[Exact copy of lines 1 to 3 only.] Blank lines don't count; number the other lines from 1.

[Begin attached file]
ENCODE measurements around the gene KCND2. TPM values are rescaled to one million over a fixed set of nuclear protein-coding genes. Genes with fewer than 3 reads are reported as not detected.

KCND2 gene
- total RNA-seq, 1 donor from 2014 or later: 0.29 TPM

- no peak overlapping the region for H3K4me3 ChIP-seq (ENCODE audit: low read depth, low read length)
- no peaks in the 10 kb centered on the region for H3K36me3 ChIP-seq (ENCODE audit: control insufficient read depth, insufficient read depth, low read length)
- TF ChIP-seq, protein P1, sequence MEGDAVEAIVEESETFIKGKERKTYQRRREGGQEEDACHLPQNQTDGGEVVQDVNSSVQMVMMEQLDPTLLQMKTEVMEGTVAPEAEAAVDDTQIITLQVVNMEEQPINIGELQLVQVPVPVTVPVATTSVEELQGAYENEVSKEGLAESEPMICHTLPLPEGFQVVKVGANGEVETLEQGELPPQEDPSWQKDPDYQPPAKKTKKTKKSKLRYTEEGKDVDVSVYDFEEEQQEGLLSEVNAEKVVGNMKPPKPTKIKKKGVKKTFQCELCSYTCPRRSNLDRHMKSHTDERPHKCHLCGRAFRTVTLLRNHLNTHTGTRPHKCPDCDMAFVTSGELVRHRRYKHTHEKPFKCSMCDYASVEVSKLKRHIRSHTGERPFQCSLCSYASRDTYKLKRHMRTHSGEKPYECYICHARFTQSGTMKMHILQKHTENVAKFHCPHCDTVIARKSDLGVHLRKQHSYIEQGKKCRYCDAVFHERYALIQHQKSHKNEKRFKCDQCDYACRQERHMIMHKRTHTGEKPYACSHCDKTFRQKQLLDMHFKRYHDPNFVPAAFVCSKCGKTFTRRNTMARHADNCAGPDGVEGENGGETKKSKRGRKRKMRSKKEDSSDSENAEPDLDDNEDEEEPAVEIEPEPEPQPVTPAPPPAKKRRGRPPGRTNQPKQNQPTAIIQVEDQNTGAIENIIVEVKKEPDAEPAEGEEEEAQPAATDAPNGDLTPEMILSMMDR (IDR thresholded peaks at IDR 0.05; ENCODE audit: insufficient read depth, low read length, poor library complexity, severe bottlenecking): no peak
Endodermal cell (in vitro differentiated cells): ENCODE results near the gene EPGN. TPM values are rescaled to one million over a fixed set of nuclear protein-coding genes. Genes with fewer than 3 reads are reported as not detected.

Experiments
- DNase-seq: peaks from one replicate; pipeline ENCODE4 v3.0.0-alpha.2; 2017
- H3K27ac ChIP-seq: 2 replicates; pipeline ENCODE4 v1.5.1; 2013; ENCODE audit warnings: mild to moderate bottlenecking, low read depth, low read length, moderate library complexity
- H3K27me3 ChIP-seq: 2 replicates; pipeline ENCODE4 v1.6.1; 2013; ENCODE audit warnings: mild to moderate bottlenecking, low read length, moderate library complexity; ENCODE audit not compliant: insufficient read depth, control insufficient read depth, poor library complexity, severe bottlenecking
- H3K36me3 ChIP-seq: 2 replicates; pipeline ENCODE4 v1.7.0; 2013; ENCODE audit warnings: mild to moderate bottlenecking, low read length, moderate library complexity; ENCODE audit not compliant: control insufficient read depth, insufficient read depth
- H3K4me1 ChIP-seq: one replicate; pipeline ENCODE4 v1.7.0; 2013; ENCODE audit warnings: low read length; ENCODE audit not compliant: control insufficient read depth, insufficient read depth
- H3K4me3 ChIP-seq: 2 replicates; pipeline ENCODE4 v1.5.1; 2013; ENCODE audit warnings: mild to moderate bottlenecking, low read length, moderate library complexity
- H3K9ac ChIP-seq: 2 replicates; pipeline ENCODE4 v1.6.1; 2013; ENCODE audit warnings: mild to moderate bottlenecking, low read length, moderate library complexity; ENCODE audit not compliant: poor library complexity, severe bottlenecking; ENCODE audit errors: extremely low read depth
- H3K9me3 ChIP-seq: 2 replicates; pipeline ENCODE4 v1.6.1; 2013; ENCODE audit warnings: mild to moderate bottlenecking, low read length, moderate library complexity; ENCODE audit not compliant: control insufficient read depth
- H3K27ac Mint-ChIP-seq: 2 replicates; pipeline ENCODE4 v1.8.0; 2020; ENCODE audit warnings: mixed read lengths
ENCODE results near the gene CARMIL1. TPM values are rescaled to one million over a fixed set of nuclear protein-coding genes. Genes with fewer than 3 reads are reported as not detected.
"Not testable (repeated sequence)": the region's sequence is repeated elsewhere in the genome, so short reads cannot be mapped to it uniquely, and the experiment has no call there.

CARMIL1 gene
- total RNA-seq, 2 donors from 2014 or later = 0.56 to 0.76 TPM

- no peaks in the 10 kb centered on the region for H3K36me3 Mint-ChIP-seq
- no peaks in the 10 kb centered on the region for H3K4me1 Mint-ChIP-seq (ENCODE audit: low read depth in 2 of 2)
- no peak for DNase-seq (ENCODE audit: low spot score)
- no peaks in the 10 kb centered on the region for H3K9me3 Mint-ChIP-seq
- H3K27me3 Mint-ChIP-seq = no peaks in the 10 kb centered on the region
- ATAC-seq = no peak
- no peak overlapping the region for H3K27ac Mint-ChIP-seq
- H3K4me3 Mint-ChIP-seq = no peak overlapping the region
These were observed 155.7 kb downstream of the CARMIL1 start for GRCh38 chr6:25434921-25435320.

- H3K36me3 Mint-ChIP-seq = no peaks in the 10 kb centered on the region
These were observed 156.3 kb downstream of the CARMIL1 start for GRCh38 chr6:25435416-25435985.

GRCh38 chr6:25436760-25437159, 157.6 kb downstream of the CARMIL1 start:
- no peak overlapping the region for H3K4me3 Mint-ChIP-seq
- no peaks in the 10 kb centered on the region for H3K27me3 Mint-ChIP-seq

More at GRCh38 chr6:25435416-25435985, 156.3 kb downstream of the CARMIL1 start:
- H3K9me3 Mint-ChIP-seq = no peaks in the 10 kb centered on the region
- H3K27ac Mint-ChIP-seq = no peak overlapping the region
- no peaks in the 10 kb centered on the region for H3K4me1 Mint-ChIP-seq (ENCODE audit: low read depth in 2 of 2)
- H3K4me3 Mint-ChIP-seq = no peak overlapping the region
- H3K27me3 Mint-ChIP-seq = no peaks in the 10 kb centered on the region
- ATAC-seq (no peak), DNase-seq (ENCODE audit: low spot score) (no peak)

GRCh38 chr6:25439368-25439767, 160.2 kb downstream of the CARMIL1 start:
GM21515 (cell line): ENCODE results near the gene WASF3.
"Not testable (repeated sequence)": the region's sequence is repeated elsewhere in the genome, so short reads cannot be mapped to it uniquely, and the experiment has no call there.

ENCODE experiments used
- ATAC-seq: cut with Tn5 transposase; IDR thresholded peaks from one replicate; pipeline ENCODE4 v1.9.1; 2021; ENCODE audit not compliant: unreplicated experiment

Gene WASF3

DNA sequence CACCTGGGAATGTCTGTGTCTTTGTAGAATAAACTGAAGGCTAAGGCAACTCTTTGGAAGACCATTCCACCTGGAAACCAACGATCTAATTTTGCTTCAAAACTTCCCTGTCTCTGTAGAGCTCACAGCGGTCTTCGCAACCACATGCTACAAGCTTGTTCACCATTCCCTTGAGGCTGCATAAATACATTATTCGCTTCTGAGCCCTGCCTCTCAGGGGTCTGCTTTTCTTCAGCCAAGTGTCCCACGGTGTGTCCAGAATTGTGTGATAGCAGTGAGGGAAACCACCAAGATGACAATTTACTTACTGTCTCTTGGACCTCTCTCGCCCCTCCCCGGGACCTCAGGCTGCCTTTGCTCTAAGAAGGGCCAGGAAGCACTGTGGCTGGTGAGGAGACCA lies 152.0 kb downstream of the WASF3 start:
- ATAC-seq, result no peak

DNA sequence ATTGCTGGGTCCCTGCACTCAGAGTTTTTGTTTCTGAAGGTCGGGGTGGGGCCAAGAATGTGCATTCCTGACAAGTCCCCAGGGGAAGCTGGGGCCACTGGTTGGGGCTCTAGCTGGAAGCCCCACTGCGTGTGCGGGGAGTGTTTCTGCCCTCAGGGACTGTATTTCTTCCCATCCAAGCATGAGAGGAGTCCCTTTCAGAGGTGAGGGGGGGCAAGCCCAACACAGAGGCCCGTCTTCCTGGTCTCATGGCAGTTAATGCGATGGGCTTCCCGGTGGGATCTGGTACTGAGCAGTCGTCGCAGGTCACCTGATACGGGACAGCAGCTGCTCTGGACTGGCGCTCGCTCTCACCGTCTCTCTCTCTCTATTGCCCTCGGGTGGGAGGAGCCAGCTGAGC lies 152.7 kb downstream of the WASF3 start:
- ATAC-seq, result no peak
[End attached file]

ENCODE measurements around the gene KCND2. TPM values are rescaled to one million over a fixed set of nuclear protein-coding genes. Genes with fewer than 3 reads are reported as not detected.

KCND2 gene
- total RNA-seq, 1 donor from 2014 or later: 0.29 TPM